Eva Braun was born in Munich in 1912, the middle daughter of three, to a school teacher and his seamstress wife. She was educated at a Catholic lyceum, and then, for a year, at a business school in a convent. Aged 17, she was employed by Heinrich Hoffmann, the official photographer for the Nazi Party, working as a shop assistant and sales clerk. In October 1929, Hitler visited Hoffman’s shop, and was introduced to the young Eva. Thereafter, a furtive love affair developed between the two.
However, Eva eventually came to find the liaison so difficult and frustrating that she attempted suicide (by gunshot) in the autumn of 1932. Heike B. Görtemaker, author of Eva Braun: Life with Hitler (Allen Lane, 2011, translated from the German original by Damion Searls), says ‘although precise details remain unknown, witnesses and historians agree that Eva Braun felt abandoned and calculatedly acted to make the perpetually absent Hitler notice her, and to tie him more closely to her.’
Although her relationship with Hitler remained secret beyond his inner circle, Braun continued to advance her status, in that Hitler provided various residences for her: an apartment, then a villa, in Munich, where Eva lived with her sisters, an apartment at the Reich Chancellery in Berlin, and accommodation at Berghof, near Berchtesgaden, whenever Hitler was there. She attended the Nuremburg rally for the first time in 1935; and, increasingly, she took photographs and films of the inner circle which she was able to sell to Hoffman. In time, Braun was given the nominal role of Hitler’s private secretary which allowed her to visit the Chancellery without comment.
In early April 1945, Braun journeyed from Munich to Berlin, to join Hitler in the Führerbunker, an air-raid shelter and bunker complex near the Chancellery. By this time, the Soviet army was already making major advances on the city. On 22 April Hitler declared the war lost, and announced he would stay in Berlin until the end, and then kill himself. During the night of 28-29 April, he and Eva were married, as witnessed by Joseph Goebbels and Martin Bormann. During the morning of 30 April, Hitler was advised that their situation in Berlin was now hopeless - ammunition was running out, and the Soviets were closing in. At 3:30pm, witnesses heard a gunshot, and within a few minutes Mr and Mrs Hitler were found dead. Adolf had shot himself in the head, and Eva had bitten into a cyanide capsule. The bodies were burned, and, a few days later, the charred remains were found by the Russians and buried secretly in Magdeburg, along with the bodies of Goebbels and his wife and children.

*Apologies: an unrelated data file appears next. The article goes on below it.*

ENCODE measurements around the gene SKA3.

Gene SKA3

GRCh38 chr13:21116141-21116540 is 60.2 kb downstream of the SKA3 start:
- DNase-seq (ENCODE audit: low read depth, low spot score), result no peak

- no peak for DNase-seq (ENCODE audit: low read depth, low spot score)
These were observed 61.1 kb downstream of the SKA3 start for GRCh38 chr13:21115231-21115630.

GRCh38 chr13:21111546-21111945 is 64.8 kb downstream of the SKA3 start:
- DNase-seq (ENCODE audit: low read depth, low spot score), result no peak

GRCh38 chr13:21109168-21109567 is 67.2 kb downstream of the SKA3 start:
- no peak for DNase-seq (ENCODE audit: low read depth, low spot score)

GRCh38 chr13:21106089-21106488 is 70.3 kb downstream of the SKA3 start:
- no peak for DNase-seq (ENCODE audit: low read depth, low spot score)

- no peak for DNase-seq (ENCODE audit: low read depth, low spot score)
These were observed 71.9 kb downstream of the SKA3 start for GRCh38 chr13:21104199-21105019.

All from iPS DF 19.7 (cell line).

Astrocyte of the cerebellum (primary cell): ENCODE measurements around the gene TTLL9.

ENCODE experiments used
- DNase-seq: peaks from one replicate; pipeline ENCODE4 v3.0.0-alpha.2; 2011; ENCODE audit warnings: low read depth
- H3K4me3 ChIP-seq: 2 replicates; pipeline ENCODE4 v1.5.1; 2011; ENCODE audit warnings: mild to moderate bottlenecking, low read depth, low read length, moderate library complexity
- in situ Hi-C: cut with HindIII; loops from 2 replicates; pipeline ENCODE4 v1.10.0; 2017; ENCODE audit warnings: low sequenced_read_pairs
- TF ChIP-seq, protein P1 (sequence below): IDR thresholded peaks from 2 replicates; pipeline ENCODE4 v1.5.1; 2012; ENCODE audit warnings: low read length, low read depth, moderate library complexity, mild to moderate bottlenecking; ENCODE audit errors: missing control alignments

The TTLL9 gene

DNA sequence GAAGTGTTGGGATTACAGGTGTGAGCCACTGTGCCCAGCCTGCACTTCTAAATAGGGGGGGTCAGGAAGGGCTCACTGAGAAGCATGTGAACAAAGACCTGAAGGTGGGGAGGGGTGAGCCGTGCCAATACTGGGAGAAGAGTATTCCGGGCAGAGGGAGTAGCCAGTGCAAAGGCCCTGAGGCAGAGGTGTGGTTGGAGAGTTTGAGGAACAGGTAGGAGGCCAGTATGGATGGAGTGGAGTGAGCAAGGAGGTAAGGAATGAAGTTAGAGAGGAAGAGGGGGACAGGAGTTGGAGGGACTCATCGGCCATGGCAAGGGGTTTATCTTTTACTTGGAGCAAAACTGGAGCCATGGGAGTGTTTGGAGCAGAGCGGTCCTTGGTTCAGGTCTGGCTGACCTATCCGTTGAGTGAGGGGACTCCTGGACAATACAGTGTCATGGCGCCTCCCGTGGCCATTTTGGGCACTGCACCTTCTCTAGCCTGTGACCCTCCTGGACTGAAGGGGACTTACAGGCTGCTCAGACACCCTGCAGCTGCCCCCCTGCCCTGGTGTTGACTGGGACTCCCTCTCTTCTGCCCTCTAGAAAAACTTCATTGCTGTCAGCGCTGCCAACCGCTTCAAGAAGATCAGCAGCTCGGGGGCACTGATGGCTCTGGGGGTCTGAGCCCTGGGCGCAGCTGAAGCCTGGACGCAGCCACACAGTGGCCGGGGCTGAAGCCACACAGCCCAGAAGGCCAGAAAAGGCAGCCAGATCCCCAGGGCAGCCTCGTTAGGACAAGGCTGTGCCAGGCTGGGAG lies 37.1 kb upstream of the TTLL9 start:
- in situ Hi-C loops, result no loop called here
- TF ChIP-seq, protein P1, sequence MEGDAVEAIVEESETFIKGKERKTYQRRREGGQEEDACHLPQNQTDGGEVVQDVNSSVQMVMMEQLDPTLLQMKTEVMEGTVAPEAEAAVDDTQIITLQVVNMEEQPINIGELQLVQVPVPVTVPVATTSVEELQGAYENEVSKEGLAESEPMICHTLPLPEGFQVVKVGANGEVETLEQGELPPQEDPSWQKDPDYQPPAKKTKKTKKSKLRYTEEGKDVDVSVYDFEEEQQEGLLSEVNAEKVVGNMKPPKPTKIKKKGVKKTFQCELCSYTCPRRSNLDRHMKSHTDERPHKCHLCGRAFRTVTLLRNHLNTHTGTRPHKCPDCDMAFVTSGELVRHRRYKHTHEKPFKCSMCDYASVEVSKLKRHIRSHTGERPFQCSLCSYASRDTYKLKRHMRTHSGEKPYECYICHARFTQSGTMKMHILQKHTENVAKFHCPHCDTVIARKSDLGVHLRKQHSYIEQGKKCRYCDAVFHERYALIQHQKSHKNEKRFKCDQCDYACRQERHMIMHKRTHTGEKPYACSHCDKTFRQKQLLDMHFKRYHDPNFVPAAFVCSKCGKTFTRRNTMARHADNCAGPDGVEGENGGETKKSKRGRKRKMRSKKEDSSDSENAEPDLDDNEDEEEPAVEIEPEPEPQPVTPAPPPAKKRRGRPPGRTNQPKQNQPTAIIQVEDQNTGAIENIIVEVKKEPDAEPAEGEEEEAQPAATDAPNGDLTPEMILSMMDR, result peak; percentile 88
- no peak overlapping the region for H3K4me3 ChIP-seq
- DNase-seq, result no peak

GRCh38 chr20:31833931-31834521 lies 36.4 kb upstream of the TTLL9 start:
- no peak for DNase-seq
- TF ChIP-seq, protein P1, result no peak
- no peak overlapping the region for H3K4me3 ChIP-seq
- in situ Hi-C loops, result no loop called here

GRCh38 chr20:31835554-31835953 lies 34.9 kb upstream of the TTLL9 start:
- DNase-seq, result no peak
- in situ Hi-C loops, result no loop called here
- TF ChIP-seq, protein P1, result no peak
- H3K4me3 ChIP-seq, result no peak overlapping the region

Further information on Eva can be found at Wikipedia, a Danish fan site run by Louis Bülow, or in reviews of Görtemaker’s biography (at The New York Times, Der Speigel, or The Guardian). However, as Görtemaker notes, it is very difficult to reconstruct a full and accurate picture of Eva’s life and of her relationship with Hitler. This is partly because of the obsessive way Hitler kept the affair hidden, and partly because so few original sources - letters in particular - have survived. Görtemaker goes to some lengths, indeed, to describe the efforts that have been made to find letters that may or may not have been hidden/destroyed by Eva or her sister. In any case,
The 22-page diary fragment is held by the National Archives, Washington D. C., with other Braun papers. I am not sure when it first appeared in English, though Nerin E. Gun includes it in his Eva Braun: Hitler’s Mistress, published in German in 1968, then in English in 1969 (Leslie Frewin). Several extracts can be found online at Bülow’s Eva Braun
‘Yesterday he came quite unexpectedly, and we had a delightful evening.
The nicest thing is that he is thinking of taking me from the shop and - but I had better not get excited about it yet - he may give me a little house. I simply must not let myself think about it. It would be marvelous. I wouldn’t have to open the door to our “beloved customers,” and go on being a shopgirl. Dear God, grant that this may really happen not in some far-off time, but soon. [. . .]